• 3 day volunteering leave
  • VAT rebate schemes and other ‘catch phrases’ from the Chancellor

Charities are unlikely to be the focus of the Budget, but measures announced today are likely to have an impact on the sector. The Chancellor is always likely to keep a few rabbits in the hat to pull out on the day, so expect a few surprises to be in the speech.

We will also get an update on the latest economic forecasts today. As I have blogged about previously, growth matters because the greater the level of growth, the less ‘belt tightening’ that the Chancellor needs to do to cut the deficit. We think that borrowing will be much lower than forecast due to higher tax receipts (particularly income tax and corporation tax) but will the Greek drama weigh on growth in the short to medium term? Will this mean that the Chancellor has to make even more cuts? This is quite important, as I wrote at the time:

“Assuming that the next government aims for run a balanced budget (both capital and resource spending by 2019/2020), if the OBR is right then 3.8% of cuts (as % of national income) are required. If we take the worst case scenario – that the economy is in fact 1.9% bigger than it should be and current growth is unsustainable – then 5.5% of cuts are necessary (1.7% more than on the OBR’s projection). If the OBR is being overly pessimistic and the output gap is bigger (the economy is 4.2% smaller than it could be) then only 1.2% of cuts would be necessary (1.6% less than on the OBR’s projection).”

08/07/2015 – 10:30 – AF

More rumours being circulated in the press about where the axe will fall on the welfare budget. As expected, it seems that children and young people will face significant changes to their benefit entitlements. The Daily Mail are reporting that families will only be able to receive child tax credits for the first two children, and the sun says that most benefits for the under 21s will be cut.

I discussed the potential impact welfare changes will have on charities in my pre-budget blog here

08/07/2015 – 9:12 – AOB

Good morning everyone, welcome to CFG’s #volsecbudget Live Blog. We’ll be regularly updating this throughout the day with insight from CFG’s policy team.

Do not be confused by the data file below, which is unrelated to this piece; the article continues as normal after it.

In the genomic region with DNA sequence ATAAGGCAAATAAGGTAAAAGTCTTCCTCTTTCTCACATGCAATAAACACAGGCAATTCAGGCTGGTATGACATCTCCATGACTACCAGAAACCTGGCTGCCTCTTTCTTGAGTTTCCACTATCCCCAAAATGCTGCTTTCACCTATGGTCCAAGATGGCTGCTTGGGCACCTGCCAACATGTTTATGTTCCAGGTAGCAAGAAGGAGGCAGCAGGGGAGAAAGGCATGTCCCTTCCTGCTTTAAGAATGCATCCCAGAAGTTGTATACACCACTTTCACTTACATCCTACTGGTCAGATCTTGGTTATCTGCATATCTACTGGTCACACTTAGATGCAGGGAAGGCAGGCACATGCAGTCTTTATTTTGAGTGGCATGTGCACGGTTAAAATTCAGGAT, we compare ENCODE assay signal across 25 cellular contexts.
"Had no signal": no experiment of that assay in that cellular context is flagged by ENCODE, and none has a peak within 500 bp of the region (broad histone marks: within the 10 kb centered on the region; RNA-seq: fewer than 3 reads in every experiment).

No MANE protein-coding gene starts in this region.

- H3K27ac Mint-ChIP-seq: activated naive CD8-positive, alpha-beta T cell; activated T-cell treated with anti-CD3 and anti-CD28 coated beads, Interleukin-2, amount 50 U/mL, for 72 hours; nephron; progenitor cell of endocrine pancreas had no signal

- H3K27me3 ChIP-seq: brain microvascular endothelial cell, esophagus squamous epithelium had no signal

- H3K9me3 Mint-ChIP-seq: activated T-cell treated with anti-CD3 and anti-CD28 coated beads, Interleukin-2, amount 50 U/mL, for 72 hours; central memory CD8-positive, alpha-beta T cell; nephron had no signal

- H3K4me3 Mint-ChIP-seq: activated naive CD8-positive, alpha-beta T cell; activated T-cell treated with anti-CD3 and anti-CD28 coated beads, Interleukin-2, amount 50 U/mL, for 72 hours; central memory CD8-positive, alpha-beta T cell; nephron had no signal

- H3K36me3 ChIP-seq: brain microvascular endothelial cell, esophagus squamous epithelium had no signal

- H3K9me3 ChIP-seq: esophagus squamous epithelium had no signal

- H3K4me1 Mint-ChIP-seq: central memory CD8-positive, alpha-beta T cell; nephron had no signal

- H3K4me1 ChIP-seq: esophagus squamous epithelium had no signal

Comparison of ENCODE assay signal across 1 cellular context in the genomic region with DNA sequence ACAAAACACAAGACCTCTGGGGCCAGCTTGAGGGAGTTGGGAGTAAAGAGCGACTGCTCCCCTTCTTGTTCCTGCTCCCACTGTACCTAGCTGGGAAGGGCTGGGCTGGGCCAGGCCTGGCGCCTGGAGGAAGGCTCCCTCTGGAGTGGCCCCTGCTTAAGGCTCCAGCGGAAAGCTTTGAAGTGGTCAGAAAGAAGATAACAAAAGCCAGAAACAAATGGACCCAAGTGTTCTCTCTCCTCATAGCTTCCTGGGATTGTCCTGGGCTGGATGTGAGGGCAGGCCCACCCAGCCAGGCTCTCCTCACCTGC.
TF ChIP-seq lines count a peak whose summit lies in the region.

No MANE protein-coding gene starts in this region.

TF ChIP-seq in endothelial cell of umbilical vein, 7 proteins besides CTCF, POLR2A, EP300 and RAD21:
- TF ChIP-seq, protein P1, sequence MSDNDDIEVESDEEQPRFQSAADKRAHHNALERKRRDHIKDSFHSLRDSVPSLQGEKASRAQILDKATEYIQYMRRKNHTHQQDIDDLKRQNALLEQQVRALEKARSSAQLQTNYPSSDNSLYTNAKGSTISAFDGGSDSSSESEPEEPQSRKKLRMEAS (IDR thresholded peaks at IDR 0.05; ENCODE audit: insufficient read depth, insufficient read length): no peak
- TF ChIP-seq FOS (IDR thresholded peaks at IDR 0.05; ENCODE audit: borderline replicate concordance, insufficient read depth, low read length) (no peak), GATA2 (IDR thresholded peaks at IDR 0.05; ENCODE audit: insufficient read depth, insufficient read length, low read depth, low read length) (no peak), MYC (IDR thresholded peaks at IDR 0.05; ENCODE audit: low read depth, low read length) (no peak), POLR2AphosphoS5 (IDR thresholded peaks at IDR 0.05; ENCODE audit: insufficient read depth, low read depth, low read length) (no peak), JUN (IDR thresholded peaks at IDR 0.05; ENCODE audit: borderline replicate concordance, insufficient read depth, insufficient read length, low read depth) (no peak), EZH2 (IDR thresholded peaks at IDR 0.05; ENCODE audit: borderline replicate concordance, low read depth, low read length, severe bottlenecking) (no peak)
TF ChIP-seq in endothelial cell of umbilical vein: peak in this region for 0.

If you want a bit of background on the day, you can check out my colleague Anjelica Finnegan’s pre-budget blog post here and my blog post for Civil Society here.

Already we have a few stories in the morning newspapers which are of interest to the charity sector.

1) Osborne will stretch out the welfare cuts

Its looks like cuts to welfare are now going to take three years rather than two years as originally predicted. The Chancellor appears to have recognised that this would be too painful to implement quickly.

On the one hand this makes little different in the long term if the cuts are the same scale, but it may help beneficiaries that receive welfare payments to adapt and give charities more time to prepare. As Anjelica pointed out in her blog post, welfare cuts are likely to increase demand for the sector’s services. CFG/IoF/PwC’s latest edition of  Managing the New Normal reported that 70% of respondents have said that their charity has experienced an increase in demand for their services in the last 12 months. The same number said that they expected an increase in demand for the next 12 months.

We’ll have to wait and see what these ‘stretching’ of the cuts looks like in practice.

2) Tax avoidance and evasion

The Chancellor is apparently going to be seeking money from ‘tax planning’, suggesting a much broader definition of tax avoidance according to the Financial Times this morning.

Charities have a unique tax position and trustees have a right to engage in tax planning in order to minimise the liabilities of their organisation. This was reinforced in recent Charity Commission guidance on tax reliefs. Including ‘tax planning’ in avoidance would amount to simply increasing taxation say most experts, so we’ll have to look carefully to see whether there are any efforts to expand the definition of avoidance which may catch charities.

3) Public borrowing may be lower than we expected

The Chancellor may have room to reduce the scale of the cuts over the Parliament due to lower borrowing forecasts according to the FT.

Some economists think that the 2015-16 borrowing estimate may be reduced from £75bn to £60bn – that would be a lot of wiggle room for the Chancellor. However, he has already made some expensive tax cut promises such as the raising of the personal allowance (£5.6bn) and raising inheritance tax thresholds £1bn) which will probably eat into a lot of that. However, this could provide some welcome respite for government departments if some of that saving is used to slow down the pace of cuts over the next few years.

Keep refreshing as we’ll be posting new insight throughout the day. Have a good budget day!